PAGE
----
Darko Milicic will forever be known as the biggest bust from the 2003 NBA Draft. The No. 2 overall pick, sandwiched between LeBron James and Carmelo Anthony (with Dwyane Wade and Chris Bosh coming right after), never panned out despite lasting 10 years in the NBA.
Milicic is now a farmer, and says he’s finally happy with his life now that his NBA career is over. In a recent interview with Serbian website B92.net (as translated by r/NBA user Tyrone Lue), Milicic went into detail about his NBA career and the inner battles he had with depression and more that derailed his career.
“I’d do a lot of things differently now,” Milicic said. “It’s true I ended up on a team trying to win a ring, which rarely happens to a No. 2 pick, but in the end we’re all looking for excuses. I could say I didn’t get a proper chance, but that’s simply an excuse; it’s up to a young player to prove himself, work hard and wait for his chance. My approach was completely different. As a No. 2 pick coming from Europe, I thought I was sent by God, so I got into fights, got drunk before practices, spiting everyone, but I was spiting myself.”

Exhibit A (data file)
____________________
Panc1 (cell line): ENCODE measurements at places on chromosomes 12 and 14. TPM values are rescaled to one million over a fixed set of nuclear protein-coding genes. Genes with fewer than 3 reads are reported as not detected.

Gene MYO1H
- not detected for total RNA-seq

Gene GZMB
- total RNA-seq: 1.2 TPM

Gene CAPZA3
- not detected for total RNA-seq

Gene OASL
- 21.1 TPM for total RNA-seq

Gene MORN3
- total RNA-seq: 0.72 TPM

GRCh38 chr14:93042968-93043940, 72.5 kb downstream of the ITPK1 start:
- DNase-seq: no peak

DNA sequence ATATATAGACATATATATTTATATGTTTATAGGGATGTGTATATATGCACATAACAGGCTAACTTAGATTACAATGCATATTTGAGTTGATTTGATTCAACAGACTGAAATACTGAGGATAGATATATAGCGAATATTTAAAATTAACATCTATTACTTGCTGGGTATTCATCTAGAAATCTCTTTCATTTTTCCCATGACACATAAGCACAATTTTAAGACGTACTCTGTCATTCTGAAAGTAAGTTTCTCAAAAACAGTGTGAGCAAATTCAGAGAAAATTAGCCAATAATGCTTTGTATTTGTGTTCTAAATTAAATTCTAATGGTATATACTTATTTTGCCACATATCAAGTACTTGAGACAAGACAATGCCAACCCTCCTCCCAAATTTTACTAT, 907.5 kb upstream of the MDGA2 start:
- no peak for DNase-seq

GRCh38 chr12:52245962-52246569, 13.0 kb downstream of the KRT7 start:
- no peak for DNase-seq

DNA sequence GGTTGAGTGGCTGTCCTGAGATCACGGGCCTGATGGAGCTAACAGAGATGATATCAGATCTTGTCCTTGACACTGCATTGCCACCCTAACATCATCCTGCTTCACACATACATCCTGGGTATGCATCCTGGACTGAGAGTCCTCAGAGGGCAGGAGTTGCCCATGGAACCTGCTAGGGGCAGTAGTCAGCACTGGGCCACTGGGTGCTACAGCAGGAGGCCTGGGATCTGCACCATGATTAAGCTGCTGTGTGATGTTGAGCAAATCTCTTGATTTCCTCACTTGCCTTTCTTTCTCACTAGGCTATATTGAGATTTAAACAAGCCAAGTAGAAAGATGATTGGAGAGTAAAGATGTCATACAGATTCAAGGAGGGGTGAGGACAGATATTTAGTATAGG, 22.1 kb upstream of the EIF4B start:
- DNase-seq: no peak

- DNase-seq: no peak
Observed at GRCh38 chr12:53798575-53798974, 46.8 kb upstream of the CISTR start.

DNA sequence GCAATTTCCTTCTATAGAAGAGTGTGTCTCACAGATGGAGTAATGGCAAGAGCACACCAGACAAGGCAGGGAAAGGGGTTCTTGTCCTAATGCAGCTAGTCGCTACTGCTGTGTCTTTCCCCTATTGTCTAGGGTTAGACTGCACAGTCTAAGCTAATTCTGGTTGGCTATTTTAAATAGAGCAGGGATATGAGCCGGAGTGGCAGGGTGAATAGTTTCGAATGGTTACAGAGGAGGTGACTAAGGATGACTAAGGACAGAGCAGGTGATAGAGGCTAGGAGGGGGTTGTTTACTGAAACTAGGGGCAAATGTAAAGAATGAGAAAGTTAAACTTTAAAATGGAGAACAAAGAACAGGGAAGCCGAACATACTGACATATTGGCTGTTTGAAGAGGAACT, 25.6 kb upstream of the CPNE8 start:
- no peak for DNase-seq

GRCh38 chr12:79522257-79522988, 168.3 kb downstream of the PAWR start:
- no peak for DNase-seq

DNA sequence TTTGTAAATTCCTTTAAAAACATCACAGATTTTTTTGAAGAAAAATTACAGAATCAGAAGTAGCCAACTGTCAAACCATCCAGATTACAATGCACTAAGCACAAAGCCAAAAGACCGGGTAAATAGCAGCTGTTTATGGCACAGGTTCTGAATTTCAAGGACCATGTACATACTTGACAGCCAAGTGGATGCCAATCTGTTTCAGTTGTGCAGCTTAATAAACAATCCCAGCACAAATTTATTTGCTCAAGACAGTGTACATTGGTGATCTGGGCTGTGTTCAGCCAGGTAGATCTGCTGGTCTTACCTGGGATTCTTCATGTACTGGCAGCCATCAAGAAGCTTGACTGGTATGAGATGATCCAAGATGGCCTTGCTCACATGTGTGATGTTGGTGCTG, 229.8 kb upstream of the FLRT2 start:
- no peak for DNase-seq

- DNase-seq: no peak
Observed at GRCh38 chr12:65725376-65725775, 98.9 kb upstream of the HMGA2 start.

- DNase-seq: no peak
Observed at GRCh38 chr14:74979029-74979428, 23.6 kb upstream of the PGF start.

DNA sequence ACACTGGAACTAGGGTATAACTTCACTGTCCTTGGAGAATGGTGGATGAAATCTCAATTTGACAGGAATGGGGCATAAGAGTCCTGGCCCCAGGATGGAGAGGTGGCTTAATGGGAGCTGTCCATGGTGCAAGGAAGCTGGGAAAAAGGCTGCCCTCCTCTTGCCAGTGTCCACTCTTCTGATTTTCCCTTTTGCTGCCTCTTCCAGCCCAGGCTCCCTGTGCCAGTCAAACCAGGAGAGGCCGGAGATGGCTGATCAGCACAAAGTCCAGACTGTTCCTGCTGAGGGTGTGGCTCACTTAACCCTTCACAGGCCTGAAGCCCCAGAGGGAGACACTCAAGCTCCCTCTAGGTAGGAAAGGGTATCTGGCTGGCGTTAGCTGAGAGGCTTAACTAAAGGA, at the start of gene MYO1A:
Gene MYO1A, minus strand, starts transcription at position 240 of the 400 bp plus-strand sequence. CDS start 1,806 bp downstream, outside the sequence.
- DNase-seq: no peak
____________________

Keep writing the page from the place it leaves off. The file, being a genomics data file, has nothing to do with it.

The stories are sad, although at least there’s a happy ending now that he’s found peace and a life he enjoys back home, but among those stories was one of a conversation he had with then-Timberwolves general manager David Kahn when Minnesota was looking at trading for him in 2010.
According to Milicic, he told Kahn not to trade for him, but Kahn didn’t listen to Milicic’s warning and sent the Knicks Brian Cardinal for Milicic and some cash.
“I met with David Kahn and told him: ‘Don’t trade for me for the love of God. I don’t want to play in the NBA anymore. I’ll ruin your team. I’ll f*ck up the team chemistry. Do not trade for me. When it’s not working it’s not working.’”
Milicic said Kahn asked him to try it out for two weeks before giving up, and that he actually enjoyed his first year in Minnesota before it, like every other NBA stop he made, went off the rails. Timberwolves fans are probably not surprised to find out that Kahn, who is still infamous for his poor decision-making, would make a move like this despite being warned not to by the player himself.
Milicic will always be the answer to a trivia question about the 2003 NBA Draft, but it was clear that he and the NBA were never quite the right fit. It’s good to hear him speak so openly about his difficulties in the NBA and also note that he’s found peace in his life as a farmer.
(h/t Ball Don’t Lie)